My first thought was: who has sex with the news on?
Brady Truebridge (Miriama Smith), the young, fierce wife of ancient businessman John Truebridge is getting into it with her personal trainer when she hears the news of his death. From Wendy Petrie, who is playing loudly in the background while the pair remove lycra and all that. Have two young people ever done it with One News on at any point in human history? Seems unlikely. Seems like an extremely niche kink.
The scene is an early red flag, and happens three minutes into the first episode of Filthy Rich (TV2, 8.30pm Mondays and Tuesdays), a show billed as a "bold new drama" when its commissioning was announced in October of 2014. And there is a lot to admire about the scheduling - 20 episodes crammed into 10 hectic weeks, playing on consecutive nights just like The Block and The Bachelor. Like One's decision to air Doctor Foster all in a row last month, it suggests a desire to break from traditional scheduling in an era where bingeing is now considered the ideal way to consume television.
Unfortunately, the boldness extends only so far. Filthy Rich concerns the aftermath of Truebridge's death, when his will reveals three previously unknown heirs, who collectively have been granted a controlling interest in his billion-dollar business.
The heirs are: a stripper with a heart of gold, a stoner with a heart of a gold and a boxing instructor with, yep, a heart of gold. They will face off against a conniving widow with a bumbling assistant who will stop at nothing to retain control of her empire. Hi-jinks will no doubt ensue.
The show comes from Filthy Productions, a start-up that has $15m of NZ on Air funding to produce a pair of dramas for TVNZ this year. The creative team behind the show is Rachel Lang and Gavin Strawhan who, between them, have been key forces behind many of our recent mega-budget shows. These include Go Girls, The Almighty Johnsons, The Blue Rose, Nothing Trivial and This is Not My Life - none outright terrible, and some pretty good. But all of a piece, somehow genealogically linked, despite their disparate premises.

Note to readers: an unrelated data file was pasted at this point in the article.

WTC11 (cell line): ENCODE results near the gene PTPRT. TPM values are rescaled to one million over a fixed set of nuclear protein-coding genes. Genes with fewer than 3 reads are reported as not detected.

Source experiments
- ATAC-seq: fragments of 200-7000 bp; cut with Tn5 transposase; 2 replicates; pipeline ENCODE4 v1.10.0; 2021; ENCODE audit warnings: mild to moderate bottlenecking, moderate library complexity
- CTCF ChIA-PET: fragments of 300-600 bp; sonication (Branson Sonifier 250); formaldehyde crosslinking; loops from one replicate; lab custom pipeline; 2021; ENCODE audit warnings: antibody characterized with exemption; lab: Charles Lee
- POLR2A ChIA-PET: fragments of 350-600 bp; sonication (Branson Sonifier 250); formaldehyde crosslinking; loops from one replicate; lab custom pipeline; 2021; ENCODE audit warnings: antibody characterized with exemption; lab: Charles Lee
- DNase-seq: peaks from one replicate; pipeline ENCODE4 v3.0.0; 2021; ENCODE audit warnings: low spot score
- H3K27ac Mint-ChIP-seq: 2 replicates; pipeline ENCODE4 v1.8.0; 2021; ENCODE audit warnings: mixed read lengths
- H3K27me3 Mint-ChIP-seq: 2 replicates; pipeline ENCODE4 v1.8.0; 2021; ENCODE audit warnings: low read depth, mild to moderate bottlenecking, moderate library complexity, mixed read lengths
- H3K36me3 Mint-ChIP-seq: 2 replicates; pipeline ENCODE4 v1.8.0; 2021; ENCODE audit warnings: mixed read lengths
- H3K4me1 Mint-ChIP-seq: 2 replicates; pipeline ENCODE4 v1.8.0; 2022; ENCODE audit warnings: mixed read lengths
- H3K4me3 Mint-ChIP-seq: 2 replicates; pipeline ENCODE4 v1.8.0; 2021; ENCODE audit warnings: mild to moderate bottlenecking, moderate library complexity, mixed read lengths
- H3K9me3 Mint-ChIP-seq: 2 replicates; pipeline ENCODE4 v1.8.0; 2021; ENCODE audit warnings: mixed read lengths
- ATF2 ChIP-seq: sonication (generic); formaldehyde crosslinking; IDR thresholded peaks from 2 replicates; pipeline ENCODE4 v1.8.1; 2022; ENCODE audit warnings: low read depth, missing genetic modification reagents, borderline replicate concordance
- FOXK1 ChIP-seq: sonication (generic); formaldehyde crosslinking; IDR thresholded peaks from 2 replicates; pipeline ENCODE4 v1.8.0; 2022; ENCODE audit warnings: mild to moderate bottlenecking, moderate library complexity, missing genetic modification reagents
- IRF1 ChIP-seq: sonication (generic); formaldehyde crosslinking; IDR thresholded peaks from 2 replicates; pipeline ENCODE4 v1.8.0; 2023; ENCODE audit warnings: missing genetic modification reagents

They all were chasing Outrageous Fortune, New Zealand drama's great white whale, an elusive creature whose combination of major critical and commercial success has lead to show commissioners and funders chasing another on the same scale ever since.
Filthy Rich is not it. The show looks beautiful and has cool elements - notably Miriama Smith's ruthless self-made businesswomen at its centre - but can't escape the crushing weight of its conceit and script.
"You left your seeing-eye dog behind," says the stripper to a mysterious stranger.
"Charmed, I'm sure," says the MP to the CEO. "Buster." "Dosh." These aren't words and phrases that exist outside of some dusty New Zealand drama toolkit - no one has spoken them in the wild since the 70s.
The show becomes a caricature of New Zealand, with heartless wealth and plucky poverty and a cynical pimp and a conniving businesswoman. The show it called to mind the most was Dallas, a groundbreaking drama centred around the scions of a wealthy family. State-of-the-art in 1980.
Nearly four decades on we need so much more. We can't cry poor, its $8m budget is more than enough to create a show of substance. Denmark's television industry has become an internationally admired powerhouse with similar budgets, responsible for hits like Borgen and The Killing, which have echoed around the world.
On the first night's evidence Filthy Rich is unlikely to do the same. From the intrusive 2000s "rock" score to the breakneck pace and desperate plot contrivances, it's a show that feels entirely adrift from the thrust of contemporary international drama; shows like Mad Men, or Transparent, or Broadchurch, which are low-key, moody, subtle yet shattering.
There's no good reason we can't do the same. We're culturally known for overpowering a lack of funding with creativity. A worldwide smash single came out of a villa in Morningside, one of the biggest directors in history from no-budget splatter films. We have extraordinary television talents in Jemaine Clement, Bret McKenzie, Taika Waititi and Jane Campion. They barely work here, and the Flight of the Conchords crew had to head overseas to get their show made.
That's not what our system should be doing. Young talent should be getting turns at the wheel, with us all comfortable in the knowledge that some will swerve straight into the ditch. But a few public failures are the price you pay to get to true greatness, the kind of blazing, original television we must have the capacity to create.
The current system doesn't allow for that. Instead, a vanishing small group of people get to make what feels like variations on the same solid-yet-unspectacular drama, over and over again, apparently for all eternity.
Filthy Rich, intended to function on some level as a commentary on excess and inequality, actually embodies the very inequities it intends to critique: the lack of a path to control for young television talent. The show should signify a moment in which we need to thank its creators for their services to our industry, and ask that they politely pass the torch to a new generation. Because we can and should do better than this.
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